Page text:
After all re-predictions are entered into the portfolio, the performance of the portfolio as a whole is analyzed. The portfolio's performance is a summation of all year-end project forecasts divided by the budgeted financial target. This mathematical operation is commonly referred to as the cost performance index (CPI). The CPI of the portfolio is the primary steering mechanism for recommending and identifying practical scope changes to realign the year-end forecast with the budgeted financial target. As scope changes are required, the portfolio is populated with up-to-date financial information and re-optimized.
Some might think this additional earned-value analysis is a duplication of effort, since this is performed in addition to the earned-value analysis that is completed on project-managed projects. However, the primary difference between the two analyses is that one is concerned with the project's financial performance throughout entire project life cycle, while the other is only concerned with the project's current budget-year performance. Hence, sunk cost is disregarded. Also, there are only a select few projects assigned to certified project managers, with the majority of projects indirectly managing themselves through supervised field construction personnel.
The direct benefit of this perceived duplicate effort is hard to grasp, but it is easily realized once the organization is committed to proceeding along the progressive path of complete portfolio management. This is engineering accounting, not to be confused with financial accounting or property accounting.
The portfolio re-optimization is one of the most confusing and least consulted upon aspects of portfolio optimization. This is because there are extremely few products that are able to optimize projects in incremental units.
Prior to re-optimization, revised project financial parameters were input into the optimization software to more accurately model and assess the value of the new project portfolio. During the re-optimization, projects are re-ranked and further recommendations are made on which projects to pursue, target for deferral or cancel given revised portfolio projections or financial constraints. This process is repeated monthly to account for any anomalies, additional mandates or customer compliance projects that may have been generated after budget approval.
Several obstacles are encountered during re-optimization, which deal with how to handle the following scenarios:
Carryover projects from the previous year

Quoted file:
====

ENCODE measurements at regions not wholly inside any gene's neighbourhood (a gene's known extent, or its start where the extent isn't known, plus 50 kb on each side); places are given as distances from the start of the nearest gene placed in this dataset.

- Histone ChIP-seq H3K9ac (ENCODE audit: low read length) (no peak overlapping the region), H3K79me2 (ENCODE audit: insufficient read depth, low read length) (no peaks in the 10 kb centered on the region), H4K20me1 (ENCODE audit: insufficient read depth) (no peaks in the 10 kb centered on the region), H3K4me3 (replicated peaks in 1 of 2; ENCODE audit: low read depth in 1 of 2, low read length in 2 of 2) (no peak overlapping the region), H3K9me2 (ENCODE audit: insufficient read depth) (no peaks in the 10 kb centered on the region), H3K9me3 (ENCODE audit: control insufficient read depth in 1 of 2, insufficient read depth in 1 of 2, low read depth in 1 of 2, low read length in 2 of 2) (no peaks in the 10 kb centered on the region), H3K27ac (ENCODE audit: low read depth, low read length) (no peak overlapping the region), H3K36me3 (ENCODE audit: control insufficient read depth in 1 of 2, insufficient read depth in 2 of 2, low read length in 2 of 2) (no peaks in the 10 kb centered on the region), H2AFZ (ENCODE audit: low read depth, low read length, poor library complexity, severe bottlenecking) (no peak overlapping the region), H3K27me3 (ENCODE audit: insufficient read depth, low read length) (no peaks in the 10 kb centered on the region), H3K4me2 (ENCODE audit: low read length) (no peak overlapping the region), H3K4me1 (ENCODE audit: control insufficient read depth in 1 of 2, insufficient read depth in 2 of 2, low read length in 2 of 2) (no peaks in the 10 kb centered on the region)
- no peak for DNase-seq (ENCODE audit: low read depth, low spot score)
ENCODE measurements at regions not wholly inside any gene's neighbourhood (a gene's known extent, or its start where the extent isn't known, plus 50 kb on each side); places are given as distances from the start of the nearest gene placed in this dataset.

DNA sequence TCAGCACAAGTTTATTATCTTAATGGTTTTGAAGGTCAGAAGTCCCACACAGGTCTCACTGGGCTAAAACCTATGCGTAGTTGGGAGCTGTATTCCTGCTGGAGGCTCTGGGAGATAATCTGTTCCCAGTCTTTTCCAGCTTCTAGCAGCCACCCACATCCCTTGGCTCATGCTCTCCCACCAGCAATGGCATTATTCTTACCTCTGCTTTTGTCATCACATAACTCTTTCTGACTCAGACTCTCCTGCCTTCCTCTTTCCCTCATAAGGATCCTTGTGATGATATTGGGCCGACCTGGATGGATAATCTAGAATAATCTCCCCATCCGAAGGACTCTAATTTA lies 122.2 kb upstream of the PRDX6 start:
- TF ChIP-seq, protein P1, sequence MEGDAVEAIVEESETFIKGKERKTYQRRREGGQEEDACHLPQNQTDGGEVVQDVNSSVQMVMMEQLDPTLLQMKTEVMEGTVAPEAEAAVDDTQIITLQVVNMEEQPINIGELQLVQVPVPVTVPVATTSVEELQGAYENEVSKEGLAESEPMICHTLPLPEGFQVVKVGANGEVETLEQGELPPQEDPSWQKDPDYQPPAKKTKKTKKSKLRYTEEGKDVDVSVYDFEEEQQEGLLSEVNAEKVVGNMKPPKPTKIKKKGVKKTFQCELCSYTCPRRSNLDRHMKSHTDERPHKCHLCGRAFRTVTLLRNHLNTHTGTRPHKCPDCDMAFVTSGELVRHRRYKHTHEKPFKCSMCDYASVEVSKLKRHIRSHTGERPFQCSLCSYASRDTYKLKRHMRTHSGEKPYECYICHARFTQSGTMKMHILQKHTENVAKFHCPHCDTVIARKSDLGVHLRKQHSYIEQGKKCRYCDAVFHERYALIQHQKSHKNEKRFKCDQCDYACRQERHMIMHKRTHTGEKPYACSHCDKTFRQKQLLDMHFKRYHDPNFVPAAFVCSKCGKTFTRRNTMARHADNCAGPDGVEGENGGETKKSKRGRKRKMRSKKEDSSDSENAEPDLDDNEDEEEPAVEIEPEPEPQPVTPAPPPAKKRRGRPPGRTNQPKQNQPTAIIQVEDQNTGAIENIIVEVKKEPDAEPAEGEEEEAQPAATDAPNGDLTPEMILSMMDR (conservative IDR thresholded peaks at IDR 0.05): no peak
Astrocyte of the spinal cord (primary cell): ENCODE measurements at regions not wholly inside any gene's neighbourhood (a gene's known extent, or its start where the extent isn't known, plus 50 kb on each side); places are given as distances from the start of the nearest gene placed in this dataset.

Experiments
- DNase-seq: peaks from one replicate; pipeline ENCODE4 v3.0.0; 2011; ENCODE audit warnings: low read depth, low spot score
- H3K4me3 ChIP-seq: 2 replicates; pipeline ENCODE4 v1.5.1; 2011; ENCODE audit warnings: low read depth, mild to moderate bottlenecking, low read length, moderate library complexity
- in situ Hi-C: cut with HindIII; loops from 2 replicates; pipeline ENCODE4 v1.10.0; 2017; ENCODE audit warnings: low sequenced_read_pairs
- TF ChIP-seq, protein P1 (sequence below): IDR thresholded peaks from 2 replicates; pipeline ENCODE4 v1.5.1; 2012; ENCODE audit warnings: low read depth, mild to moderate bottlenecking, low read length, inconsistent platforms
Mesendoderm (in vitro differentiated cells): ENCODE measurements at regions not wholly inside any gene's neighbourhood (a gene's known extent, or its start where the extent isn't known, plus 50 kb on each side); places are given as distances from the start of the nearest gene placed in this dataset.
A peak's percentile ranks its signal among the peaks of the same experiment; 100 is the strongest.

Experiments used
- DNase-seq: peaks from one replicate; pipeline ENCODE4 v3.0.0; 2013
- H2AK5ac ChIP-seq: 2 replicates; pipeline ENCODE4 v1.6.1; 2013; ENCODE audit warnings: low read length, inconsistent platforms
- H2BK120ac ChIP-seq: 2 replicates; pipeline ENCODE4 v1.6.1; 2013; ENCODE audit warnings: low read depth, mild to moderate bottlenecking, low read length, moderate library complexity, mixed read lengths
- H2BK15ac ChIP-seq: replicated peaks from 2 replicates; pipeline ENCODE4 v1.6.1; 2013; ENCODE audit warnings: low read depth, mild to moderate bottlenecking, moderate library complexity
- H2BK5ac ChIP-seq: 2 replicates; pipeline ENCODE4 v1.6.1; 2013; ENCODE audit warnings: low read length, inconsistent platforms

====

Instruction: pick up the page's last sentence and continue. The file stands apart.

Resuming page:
Future projects that may have accelerated spending
Correctly Account for Project Relationships
Projects that have material received for either before or after their budgeted time
Projects accruing charges due to improper time entry.
KCP&L chose to have the system administrator consider UFOs through summing the combined financial impact of the UFOs and reducing the financial constraint of the project portfolio accordingly. This may not have been the best approach since preferential treatment is given to projects not previously scored. In future years, investment scoring will be required for all investments to avoid the preferential treatment of projects.
Whether called dependencies or relationships or referred to as parent/child or predecessor/successor, there is not one way for a software package to correctly account for all of the potential scenarios that related projects can be funded. There are multiple ways that dependencies or relationships can be handled:
Parent/child where the parent can be exclusive of a child
Success Relies on Support and Strategy
Parent/child where the parent is not necessary without a child
Related projects are combined into one project
Separate portfolio is created for related projects: do all or do none.
One method cannot really be recommended over another because of the sheer complexity of project relationships. Some of the confusion is because relationships take on different forms throughout the budgeting and construction process, and the differences need to be understood. During the project selection process, parent/child dependencies are of the form that a distribution substation project is the parent of the transmission line project (i.e., the distribution substation project has to be selected in order for the transmission line project to be selected).
However, the construction sequence is, quite possibly, the exact opposite. The transmission line routing and construction process could precede the construction of the substation. Selection of projects with dependencies are more complicated than those without dependencies as the process of selecting projects can be confused with the process/order of constructing projects.
Companies mentioned in this article:
At the end of the day, it is the system administrator and engineering managers' responsibility to ensure all relationships have been taken into consideration.
Other electric utilities are using similar portfolio optimization tools. Whatever the overall process, success is highly dependent on executive support and the execution strategy. True to the project management mantra, the performance and success of the portfolio is not based solely upon the initiation, planning and execution of projects. The main focal point is the monitoring and controlling of the project portfolio and refining as conditions change.
The challenge is not selling the tool; the challenge is getting people to buy in to the process change. Change management is extremely important; the emphases need to be placed on the people and the process. If change management is not considered and supported, the new software and procedure for performing formerly routine tasks will be construed as unproductive or unnecessary.
Standardization and consistency are necessary for accurate project scoring. Standardization involves the normalization of project scoring parameters, while consistency is driven by standardization and repetitive utilization. It does not matter which software product a utility selects, but what matters is how the utility ingrains the tool into its processes. Like any software, portfolio optimization software is a support mechanism and is not meant to replicate the immense wisdom of its human operators, nor does it have the artificial intelligence that some commonly think.
Travis J. Clark (firstname.lastname@example.org) is a senior engineer and portfolio manager for Kansas City Power & Light (KCP&L). Since joining KCP&L, Clark has worked in distribution system planning, field design, technical training and is currently in the project and project portfolio management department. Clark holds a BSEE degree from Iowa State University, has 10 years of professional experience, and is a registered professional engineer and project management professional.
Kansas City Power & Light www.kcpl.com
UMS Group www.umsgroup.com